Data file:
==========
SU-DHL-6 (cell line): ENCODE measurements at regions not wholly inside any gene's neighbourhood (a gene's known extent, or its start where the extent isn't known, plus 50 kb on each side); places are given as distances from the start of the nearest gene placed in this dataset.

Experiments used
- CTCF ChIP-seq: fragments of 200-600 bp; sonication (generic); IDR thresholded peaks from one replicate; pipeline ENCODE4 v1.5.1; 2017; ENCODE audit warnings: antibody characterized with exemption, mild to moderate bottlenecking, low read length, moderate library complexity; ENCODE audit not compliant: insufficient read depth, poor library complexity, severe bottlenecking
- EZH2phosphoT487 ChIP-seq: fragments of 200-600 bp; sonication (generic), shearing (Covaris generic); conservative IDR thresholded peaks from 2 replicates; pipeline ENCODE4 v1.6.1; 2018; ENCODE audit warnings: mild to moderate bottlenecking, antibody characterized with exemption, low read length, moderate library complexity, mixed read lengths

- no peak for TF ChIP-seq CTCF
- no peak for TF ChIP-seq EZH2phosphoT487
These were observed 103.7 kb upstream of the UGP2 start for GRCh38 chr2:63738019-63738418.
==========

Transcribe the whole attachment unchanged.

SU-DHL-6 (cell line): ENCODE measurements at regions not wholly inside any gene's neighbourhood (a gene's known extent, or its start where the extent isn't known, plus 50 kb on each side); places are given as distances from the start of the nearest gene placed in this dataset.

Experiments used
- CTCF ChIP-seq: fragments of 200-600 bp; sonication (generic); IDR thresholded peaks from one replicate; pipeline ENCODE4 v1.5.1; 2017; ENCODE audit warnings: antibody characterized with exemption, mild to moderate bottlenecking, low read length, moderate library complexity; ENCODE audit not compliant: insufficient read depth, poor library complexity, severe bottlenecking
- EZH2phosphoT487 ChIP-seq: fragments of 200-600 bp; sonication (generic), shearing (Covaris generic); conservative IDR thresholded peaks from 2 replicates; pipeline ENCODE4 v1.6.1; 2018; ENCODE audit warnings: mild to moderate bottlenecking, antibody characterized with exemption, low read length, moderate library complexity, mixed read lengths

- no peak for TF ChIP-seq CTCF
- no peak for TF ChIP-seq EZH2phosphoT487
These were observed 103.7 kb upstream of the UGP2 start for GRCh38 chr2:63738019-63738418.